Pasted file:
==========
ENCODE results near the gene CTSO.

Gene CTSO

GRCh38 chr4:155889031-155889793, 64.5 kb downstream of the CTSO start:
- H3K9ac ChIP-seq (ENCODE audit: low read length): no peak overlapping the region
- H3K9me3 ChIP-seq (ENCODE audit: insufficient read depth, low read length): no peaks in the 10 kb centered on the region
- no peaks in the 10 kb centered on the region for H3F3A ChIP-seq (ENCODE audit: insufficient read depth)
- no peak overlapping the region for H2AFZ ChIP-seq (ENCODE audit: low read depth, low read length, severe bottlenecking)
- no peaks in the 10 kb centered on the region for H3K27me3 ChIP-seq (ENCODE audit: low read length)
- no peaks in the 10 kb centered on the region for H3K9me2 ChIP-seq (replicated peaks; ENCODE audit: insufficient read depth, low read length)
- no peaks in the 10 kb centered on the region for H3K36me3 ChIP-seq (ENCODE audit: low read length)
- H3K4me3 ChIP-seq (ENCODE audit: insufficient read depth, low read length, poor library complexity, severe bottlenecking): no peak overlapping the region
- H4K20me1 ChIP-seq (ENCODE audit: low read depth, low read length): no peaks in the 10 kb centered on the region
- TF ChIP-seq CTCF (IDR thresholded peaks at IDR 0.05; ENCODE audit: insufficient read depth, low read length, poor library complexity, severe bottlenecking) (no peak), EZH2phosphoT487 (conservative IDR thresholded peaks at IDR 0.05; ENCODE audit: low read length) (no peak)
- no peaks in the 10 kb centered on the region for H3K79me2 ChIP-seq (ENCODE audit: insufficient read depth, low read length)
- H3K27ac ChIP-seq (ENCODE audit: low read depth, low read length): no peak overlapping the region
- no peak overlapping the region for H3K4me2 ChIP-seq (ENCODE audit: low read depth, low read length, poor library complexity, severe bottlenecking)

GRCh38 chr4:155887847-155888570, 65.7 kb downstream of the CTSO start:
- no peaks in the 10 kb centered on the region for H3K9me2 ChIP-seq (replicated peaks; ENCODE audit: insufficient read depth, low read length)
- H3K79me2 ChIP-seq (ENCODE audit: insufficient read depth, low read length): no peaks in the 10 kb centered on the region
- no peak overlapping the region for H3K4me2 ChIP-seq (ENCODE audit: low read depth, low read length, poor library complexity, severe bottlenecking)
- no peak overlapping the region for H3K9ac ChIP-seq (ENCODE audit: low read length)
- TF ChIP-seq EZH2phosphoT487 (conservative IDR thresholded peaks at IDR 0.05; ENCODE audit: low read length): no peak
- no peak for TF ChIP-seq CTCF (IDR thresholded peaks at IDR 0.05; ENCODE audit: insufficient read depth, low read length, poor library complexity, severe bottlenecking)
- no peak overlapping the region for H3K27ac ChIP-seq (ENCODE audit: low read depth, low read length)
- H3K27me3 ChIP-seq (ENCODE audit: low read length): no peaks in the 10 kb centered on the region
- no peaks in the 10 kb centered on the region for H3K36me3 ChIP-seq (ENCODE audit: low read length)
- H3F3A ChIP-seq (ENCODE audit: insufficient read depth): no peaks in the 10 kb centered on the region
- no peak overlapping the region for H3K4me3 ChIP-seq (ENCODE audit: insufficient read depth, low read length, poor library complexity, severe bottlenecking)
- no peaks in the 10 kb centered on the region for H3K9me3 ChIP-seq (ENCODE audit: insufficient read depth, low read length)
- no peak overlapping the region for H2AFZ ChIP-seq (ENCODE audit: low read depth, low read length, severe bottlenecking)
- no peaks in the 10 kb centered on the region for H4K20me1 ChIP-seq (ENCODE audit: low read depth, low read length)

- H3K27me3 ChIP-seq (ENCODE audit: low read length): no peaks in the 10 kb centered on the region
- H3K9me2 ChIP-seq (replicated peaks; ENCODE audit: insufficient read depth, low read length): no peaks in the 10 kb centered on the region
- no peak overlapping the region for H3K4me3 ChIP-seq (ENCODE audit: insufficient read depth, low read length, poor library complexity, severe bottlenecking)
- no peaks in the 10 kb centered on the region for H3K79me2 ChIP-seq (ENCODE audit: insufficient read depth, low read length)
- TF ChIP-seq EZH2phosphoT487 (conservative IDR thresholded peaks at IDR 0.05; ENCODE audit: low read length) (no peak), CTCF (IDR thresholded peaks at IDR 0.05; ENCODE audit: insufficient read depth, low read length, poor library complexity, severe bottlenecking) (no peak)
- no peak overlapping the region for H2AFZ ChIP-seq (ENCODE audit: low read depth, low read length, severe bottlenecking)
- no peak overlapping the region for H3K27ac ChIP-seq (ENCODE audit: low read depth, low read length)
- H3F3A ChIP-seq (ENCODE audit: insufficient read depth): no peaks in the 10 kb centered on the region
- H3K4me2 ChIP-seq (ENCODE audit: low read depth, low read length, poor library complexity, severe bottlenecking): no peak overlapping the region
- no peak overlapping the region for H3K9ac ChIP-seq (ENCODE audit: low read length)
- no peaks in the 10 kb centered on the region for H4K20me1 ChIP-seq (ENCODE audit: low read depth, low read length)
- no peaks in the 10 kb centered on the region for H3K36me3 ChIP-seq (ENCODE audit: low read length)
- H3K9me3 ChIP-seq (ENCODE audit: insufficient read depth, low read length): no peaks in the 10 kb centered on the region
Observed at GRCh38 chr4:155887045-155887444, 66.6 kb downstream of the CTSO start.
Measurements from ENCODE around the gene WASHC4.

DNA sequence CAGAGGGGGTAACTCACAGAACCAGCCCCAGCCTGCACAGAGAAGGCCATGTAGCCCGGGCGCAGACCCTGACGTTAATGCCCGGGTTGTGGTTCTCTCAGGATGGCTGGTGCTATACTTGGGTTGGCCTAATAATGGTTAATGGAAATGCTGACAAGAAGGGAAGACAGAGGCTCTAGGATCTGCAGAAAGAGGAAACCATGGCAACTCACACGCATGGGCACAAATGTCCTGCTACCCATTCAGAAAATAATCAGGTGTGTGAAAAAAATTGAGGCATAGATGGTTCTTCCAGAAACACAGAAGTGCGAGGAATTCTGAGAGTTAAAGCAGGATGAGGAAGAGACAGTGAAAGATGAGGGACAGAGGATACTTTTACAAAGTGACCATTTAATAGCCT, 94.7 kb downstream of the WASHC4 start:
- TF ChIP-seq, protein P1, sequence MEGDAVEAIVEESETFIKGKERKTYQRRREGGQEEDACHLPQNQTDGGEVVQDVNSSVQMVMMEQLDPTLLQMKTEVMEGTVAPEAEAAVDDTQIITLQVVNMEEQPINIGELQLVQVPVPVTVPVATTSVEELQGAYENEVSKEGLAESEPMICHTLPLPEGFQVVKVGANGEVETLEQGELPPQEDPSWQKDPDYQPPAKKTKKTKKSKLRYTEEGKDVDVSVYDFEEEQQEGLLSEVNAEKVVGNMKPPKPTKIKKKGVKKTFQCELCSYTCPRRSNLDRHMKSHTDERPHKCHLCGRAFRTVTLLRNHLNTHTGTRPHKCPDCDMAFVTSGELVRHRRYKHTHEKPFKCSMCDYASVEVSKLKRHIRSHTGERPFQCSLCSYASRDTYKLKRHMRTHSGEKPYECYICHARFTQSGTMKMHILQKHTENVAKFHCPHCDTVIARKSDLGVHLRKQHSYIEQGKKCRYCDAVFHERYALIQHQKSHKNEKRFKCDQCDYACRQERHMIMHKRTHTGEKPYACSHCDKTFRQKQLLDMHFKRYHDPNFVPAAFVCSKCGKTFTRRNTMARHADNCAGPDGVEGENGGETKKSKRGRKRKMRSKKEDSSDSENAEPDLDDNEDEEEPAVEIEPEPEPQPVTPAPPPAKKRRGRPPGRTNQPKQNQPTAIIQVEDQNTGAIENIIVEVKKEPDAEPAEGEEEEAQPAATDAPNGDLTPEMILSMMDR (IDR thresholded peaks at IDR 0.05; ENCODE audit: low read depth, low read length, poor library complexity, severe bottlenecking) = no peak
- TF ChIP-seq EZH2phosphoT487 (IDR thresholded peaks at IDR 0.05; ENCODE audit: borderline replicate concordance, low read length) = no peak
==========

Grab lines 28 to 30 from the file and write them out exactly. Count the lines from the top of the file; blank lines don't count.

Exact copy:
- no peak overlapping the region for H3K4me3 ChIP-seq (ENCODE audit: insufficient read depth, low read length, poor library complexity, severe bottlenecking)
- no peaks in the 10 kb centered on the region for H3K9me3 ChIP-seq (ENCODE audit: insufficient read depth, low read length)
- no peak overlapping the region for H2AFZ ChIP-seq (ENCODE audit: low read depth, low read length, severe bottlenecking)